The Ongoing Revolution in Media

The old media is dying.  Network television, daily newspapers, printed periodicals – all have been in mortal decline for years.

It may have started with the advent of cable TV, in particular the news channels.  When CNN and Headline News began broadcasting round-the-clock news and analysis, it signaled the start of the decline of network news.

Once consumer online services had been introduced in the early 1990s, first the internet-based news purveyors and subsequently the bloggers accelerated the process of bleeding the conventional media dry.  Whatever virtues are possessed by the old media (regularity, comprehensiveness, stability, consistency of content, editorial quality), they can’t compete with the passion, the immediacy, or the diversity of viewpoints presented by the grassroots movement that is replacing them.

More and more frequently we hear of newspapers reorganizing under the protection of bankrupty, or their owners threatening to shut them down altogether.  Cultural prognosticators tell us that the traditional media is already a relic; a thing of the past.  If you’re wondering what will replace that obsoleted traditional media, refer back to the preceding two paragraphs.

So that’s where we come in. 

Bloggers and small-time website operators are already carrying the media torch for a number of athletic endeavors.  Boxing is one, town-team baseball and amateur wrestling are a couple more examples.  We live in a time of nearly unlimited creativity – at least, our boundaries are only self-imposed.  The enthusiastic and literate coverage that we crave for our favorite sport isn’t found in the old media, and hasn’t been for years.  It’s going to have to come from the fans, taking advantage of every resource available to us.  That’s what my pal Jesse Kelley is doing with, it’s what Todd is doing with his Minnesota Boxing League blog and it’s what Drew is doing, after a fashion, with his Minnesota Low Blows blog.  And it’s what my Facebook®  friend Laura started to do with her unfortunately short-lived “Out and A Bout with Lolo” blog.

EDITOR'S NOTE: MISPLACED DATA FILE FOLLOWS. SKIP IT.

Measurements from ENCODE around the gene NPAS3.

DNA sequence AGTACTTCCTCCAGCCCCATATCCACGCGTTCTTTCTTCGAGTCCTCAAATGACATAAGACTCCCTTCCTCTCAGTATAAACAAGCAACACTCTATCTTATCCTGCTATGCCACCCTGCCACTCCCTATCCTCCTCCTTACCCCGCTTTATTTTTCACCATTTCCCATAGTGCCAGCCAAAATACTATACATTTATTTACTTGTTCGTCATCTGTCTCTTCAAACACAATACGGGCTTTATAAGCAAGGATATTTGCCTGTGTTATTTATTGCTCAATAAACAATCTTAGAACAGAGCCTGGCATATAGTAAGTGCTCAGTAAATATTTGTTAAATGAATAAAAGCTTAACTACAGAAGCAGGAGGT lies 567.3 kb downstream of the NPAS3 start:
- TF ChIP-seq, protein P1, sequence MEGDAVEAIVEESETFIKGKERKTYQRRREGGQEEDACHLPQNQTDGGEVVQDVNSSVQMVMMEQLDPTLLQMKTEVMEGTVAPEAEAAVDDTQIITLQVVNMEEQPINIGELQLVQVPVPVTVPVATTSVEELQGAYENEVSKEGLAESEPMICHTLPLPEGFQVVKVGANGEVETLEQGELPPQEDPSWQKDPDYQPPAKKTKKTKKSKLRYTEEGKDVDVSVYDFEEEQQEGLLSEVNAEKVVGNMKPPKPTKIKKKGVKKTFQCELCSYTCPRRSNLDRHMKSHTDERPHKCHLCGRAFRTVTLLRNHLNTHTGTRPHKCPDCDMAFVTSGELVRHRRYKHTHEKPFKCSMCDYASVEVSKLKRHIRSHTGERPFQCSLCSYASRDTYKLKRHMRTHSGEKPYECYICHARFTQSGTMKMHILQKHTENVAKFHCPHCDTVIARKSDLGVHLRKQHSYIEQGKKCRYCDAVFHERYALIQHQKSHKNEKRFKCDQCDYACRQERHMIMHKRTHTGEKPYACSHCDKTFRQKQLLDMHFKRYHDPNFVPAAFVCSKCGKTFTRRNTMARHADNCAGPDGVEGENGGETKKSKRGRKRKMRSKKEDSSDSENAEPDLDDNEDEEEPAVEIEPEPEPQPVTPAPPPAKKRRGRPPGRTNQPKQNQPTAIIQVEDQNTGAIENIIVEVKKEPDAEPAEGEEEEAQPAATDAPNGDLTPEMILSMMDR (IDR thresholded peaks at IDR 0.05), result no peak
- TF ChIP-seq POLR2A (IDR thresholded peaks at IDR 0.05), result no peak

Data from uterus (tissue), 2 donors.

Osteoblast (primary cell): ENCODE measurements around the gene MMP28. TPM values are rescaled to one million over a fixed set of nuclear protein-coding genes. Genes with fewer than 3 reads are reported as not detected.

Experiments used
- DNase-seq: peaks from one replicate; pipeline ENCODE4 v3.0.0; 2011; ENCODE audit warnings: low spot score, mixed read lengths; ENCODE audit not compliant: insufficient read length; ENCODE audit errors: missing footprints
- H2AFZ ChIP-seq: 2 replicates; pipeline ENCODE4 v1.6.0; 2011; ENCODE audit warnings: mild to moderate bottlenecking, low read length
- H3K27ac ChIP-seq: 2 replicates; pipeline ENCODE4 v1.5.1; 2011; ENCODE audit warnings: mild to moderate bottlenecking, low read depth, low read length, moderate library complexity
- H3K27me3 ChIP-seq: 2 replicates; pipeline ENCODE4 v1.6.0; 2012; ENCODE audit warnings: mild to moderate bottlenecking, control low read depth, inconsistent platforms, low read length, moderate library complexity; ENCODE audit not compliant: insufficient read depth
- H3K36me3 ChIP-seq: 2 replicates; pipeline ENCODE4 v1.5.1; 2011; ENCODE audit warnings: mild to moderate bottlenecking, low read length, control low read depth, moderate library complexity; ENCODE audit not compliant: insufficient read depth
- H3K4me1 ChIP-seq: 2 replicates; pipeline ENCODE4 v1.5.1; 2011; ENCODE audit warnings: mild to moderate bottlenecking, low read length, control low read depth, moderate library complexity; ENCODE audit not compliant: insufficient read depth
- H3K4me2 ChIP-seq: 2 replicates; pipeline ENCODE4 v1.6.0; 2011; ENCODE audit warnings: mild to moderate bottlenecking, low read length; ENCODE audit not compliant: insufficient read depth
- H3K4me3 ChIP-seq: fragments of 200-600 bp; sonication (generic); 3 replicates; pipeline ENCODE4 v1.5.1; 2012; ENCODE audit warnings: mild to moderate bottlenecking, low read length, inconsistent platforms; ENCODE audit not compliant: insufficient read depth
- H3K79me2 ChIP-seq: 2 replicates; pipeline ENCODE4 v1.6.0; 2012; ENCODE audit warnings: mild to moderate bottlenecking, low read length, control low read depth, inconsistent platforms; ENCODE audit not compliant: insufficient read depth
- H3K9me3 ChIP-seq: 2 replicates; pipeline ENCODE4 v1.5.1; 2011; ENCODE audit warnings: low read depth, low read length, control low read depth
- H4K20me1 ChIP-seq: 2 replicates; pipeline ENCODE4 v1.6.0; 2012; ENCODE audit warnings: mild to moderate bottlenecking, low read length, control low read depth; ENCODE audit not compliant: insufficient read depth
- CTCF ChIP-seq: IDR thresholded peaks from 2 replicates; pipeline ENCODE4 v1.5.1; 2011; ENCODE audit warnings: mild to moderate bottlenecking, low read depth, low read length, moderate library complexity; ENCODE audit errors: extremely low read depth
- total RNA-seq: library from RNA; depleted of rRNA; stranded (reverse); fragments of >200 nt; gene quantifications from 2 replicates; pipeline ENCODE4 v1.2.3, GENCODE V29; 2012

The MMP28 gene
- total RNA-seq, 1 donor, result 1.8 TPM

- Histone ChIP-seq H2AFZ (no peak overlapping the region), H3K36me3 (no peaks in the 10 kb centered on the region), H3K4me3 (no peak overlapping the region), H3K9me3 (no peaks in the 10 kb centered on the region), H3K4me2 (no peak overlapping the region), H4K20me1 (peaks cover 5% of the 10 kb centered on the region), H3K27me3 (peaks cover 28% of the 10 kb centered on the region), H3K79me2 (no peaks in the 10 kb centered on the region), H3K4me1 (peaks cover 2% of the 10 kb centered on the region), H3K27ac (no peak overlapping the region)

If professional boxing is to survive as a spectator sport then yes, it’s going to be partly up to the promoters to put aside their petty squabbles and and work things out to make compelling matches and entertain the fans.  And yes, it’s going to be partly up to the fighters either to push their promoters to make the right fights or to accede to their promoters’ advice and take those right fights.  But it’s also up to the fans to evangelize our friends and neighbors.  There’s not a more exciting contest to witness in person, but people who never witness the pugilistic enterprise in person will never fully grasp its attraction.

This is a game worth saving.

Check out the boxing-related news and entertainment sources mentioned in this article:


2 responses to “The Ongoing Revolution in Media

  1. First of all, love your articles, as always. Second, oh my gosh! I can’t believe you mentioned Out and A Bout. You said it was “short lived” but it doesn’t have to be. My fight-friend Lici and I thought it would be fun to do but when we realized how much work it was to keep up just kind of let it go. (So kudos to those of you who do take the time and effort to keep your blogs updated!)We’ll be at the fights on the 21st, which will no doubt give us fodder (and inspiration) for more posts. Thanks!

  2. Fystic, Thank you for your call for a grassroots movement to save the great sport of boxing. To keep up with the changing times we ALL have to do our part. The promoters and their “compelling matches” and good venues, fighters to fight well in the ring, the media (all types) to report the round by round action or in the case of the blog “Out and A Bout with Lolo” a humorous perspective from the perspective of a spectator, and the fans to get the word out and get more people to the events. I hope all of us MN boxing fans can work together at keeping this sport alive!

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